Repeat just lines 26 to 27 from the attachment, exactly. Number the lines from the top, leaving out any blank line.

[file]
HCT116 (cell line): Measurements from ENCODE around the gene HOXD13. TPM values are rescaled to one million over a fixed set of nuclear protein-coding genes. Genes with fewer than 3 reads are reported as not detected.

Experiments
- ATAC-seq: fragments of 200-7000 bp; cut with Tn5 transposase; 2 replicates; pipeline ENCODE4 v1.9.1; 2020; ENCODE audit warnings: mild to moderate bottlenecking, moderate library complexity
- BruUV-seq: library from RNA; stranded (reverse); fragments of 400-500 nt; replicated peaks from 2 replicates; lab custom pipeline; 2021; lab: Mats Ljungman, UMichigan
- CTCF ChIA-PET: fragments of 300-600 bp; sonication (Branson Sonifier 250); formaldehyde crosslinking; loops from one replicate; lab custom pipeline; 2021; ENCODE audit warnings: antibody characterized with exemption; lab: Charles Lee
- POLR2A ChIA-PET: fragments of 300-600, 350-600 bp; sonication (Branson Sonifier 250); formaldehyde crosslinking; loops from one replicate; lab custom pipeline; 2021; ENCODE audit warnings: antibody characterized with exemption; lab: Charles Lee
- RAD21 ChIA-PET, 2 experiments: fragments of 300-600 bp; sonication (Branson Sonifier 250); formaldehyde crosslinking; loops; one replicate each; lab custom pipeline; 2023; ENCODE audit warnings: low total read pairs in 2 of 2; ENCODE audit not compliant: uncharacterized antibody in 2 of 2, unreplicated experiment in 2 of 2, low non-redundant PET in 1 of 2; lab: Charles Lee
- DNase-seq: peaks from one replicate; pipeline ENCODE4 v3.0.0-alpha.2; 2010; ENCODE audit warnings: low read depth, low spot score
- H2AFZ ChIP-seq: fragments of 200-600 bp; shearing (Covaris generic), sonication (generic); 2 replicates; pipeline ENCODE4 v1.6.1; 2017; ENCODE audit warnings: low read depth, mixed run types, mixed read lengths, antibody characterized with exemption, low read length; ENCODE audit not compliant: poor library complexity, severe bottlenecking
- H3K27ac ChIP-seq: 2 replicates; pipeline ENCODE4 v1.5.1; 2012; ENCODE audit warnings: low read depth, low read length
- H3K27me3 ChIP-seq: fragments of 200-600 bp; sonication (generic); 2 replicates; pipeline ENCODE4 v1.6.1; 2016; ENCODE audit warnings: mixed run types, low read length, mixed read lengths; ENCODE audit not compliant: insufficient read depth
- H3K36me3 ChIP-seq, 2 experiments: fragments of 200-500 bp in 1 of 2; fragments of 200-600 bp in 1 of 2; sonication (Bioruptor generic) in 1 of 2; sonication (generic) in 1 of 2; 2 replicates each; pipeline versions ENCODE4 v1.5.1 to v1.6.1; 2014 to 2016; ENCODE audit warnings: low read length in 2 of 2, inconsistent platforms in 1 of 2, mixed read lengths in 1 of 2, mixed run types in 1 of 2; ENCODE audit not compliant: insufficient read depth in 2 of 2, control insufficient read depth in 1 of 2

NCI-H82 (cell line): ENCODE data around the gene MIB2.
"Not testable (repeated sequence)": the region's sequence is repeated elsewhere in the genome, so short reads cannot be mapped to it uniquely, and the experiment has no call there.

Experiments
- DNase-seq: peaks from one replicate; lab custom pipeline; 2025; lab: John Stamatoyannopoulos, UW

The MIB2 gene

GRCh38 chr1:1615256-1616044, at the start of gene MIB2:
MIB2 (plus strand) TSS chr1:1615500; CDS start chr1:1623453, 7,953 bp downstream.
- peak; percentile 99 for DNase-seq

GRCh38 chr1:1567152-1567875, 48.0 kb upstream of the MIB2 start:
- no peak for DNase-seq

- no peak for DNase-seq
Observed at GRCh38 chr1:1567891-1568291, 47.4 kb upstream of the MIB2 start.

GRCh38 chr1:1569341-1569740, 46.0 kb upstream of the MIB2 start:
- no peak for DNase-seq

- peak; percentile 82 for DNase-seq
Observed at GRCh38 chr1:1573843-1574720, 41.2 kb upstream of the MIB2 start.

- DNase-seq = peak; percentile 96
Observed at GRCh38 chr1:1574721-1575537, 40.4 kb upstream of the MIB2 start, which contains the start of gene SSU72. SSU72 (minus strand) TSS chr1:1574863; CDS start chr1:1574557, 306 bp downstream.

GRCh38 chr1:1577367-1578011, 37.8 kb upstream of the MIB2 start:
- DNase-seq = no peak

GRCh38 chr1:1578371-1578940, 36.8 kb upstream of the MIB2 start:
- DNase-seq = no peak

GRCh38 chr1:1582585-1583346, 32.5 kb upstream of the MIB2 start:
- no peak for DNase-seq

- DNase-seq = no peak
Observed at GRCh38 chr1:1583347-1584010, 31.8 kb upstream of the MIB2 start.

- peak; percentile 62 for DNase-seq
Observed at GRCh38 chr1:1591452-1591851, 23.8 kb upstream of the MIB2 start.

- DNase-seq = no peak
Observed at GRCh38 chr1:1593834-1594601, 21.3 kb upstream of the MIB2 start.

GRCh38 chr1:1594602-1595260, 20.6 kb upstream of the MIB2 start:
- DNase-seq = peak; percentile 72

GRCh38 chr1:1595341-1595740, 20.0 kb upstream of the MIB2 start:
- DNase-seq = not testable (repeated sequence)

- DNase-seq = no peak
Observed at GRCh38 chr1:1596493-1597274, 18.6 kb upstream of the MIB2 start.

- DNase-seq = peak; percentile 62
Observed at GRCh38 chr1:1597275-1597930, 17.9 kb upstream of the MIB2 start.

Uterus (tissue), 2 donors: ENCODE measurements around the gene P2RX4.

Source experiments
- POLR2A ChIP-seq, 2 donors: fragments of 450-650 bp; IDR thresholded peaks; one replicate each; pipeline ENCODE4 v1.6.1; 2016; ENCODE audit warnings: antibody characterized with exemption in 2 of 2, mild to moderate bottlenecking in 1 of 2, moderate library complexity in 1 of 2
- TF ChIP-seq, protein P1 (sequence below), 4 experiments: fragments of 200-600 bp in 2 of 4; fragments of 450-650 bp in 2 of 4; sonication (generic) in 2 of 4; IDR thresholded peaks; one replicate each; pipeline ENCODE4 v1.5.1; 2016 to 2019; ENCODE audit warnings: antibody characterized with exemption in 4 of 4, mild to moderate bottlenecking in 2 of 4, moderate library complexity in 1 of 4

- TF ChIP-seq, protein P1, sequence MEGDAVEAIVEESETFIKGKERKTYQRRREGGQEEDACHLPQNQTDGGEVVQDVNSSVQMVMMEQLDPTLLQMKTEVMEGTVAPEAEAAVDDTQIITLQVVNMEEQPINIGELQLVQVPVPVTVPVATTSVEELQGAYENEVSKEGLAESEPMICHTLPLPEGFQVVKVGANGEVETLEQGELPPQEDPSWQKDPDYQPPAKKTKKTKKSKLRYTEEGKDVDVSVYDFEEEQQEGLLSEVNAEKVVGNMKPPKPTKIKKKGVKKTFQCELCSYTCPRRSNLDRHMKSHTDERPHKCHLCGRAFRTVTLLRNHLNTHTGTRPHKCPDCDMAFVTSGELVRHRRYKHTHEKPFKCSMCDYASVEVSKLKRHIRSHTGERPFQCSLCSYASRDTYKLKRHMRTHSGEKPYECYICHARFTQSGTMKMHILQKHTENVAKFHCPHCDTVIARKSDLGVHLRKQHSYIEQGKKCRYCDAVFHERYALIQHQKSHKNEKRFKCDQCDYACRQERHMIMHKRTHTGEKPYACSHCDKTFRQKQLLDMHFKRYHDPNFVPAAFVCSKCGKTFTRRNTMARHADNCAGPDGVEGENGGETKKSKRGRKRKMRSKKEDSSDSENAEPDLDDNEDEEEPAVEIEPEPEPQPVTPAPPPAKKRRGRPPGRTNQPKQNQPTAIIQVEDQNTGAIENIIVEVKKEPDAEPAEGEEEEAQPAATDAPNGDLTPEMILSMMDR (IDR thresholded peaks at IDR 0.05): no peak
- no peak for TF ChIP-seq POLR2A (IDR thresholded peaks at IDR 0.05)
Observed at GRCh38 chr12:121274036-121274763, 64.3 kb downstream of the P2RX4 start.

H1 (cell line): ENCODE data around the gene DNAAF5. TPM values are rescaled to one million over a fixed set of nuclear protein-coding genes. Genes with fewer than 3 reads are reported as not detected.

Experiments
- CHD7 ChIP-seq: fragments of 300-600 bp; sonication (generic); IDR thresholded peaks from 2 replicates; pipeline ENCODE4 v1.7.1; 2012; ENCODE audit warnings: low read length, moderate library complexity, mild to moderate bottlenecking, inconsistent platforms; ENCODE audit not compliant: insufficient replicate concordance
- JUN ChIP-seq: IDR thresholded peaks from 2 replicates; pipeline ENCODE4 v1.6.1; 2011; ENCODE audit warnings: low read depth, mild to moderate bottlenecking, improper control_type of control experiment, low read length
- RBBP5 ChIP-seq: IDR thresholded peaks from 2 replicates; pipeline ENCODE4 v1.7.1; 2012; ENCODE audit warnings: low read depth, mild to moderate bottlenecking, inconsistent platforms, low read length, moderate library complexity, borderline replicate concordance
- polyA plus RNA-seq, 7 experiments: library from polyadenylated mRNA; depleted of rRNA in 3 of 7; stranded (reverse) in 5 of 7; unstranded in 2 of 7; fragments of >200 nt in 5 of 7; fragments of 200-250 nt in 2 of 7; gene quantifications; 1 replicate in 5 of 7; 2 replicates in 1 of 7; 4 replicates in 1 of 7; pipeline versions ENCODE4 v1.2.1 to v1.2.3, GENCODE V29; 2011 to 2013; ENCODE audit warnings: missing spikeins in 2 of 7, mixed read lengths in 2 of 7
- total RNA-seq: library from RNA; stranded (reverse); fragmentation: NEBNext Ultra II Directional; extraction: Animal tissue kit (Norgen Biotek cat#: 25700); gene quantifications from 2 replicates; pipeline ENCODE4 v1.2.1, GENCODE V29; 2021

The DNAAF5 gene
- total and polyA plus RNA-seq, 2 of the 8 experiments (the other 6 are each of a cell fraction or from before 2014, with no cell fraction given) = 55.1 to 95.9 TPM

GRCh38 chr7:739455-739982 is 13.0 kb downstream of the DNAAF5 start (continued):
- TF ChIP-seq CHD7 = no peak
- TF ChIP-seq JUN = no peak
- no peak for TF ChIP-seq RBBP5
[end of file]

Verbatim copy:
- no peak for DNase-seq

- peak; percentile 82 for DNase-seq